The Channel-side Lot adjacent to the Fort Point area of Boston’s Seaport District is one of the largest undeveloped sites from the original 100-acre plan that remains in close proximity to downtown Boston. Working with both the owner and potential suitors, MP visualized the ultimate potential of the site and provided support in the sale of the asset.

Working in conjunction with both parties, MP proposed a new masterplan that included access to the waterfront, street level pedestrian connections with below grade parking, and building massings that accentuate both the views of and from the site while coordinating with the below-grade I-90 tunnel restrictions.

Mill & Main was planned as a vibrant destination drawing in both residents and workers. A beautiful courtyard connects two buildings to create a unified campus in a highly prized location.

After a major tenant moved out of the historic Clock Tower Place, the developer saw an opportunity to reinvigorate the mill building and create a new, 50-acre mixed-use development with over 1.1 million square feet of office, retail, and open space (and plans for future adjacent residential developments).

MP’s master plan creates green spaces and sight lines to the pond. The plan envisioned boutique retail and galleries to activate the pedestrian level while visitors could stroll across a scenic boardwalk to an artisan brewpub. MP created the name Mill & Main as part of its concept to connect the old Mill building to Main Street in Maynard.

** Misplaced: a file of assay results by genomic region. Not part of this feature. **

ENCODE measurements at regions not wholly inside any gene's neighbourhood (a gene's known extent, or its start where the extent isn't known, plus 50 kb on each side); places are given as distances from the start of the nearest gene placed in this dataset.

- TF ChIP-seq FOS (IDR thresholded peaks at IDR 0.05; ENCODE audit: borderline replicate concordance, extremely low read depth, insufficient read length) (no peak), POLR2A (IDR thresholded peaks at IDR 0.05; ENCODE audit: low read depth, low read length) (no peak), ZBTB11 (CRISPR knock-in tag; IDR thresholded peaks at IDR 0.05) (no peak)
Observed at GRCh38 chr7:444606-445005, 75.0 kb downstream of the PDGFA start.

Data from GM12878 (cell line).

A contemporary and vibrant logo was created to help brand the property. To replace old and conflicting numbering systems, MP renumbered the buildings and significantly overhauled signage and wayfinding, including detailed kiosks that help visitors find their way.

Our neighborhood activation plan called for the restoration and repositioning of three historic buildings in the Seaport District. New ground-floor retail space and a new pedestrian plaza create a vibrant retail and dining destination.

Dating to the early 20th century, the neighborhood was a booming industrial area of brick and beam warehouse buildings with original openings ranging from four to six feet above today’s sidewalk, a prohibitive feature for an active modern streetscape. MP’s design lowered the floors and window openings to provide accessibility, create sight lines and visual connection from the street, and restores the historic building façades and architectural flourishes of the time. The entire team took great care in respecting the historic context of the neighborhood while activating a new retail area.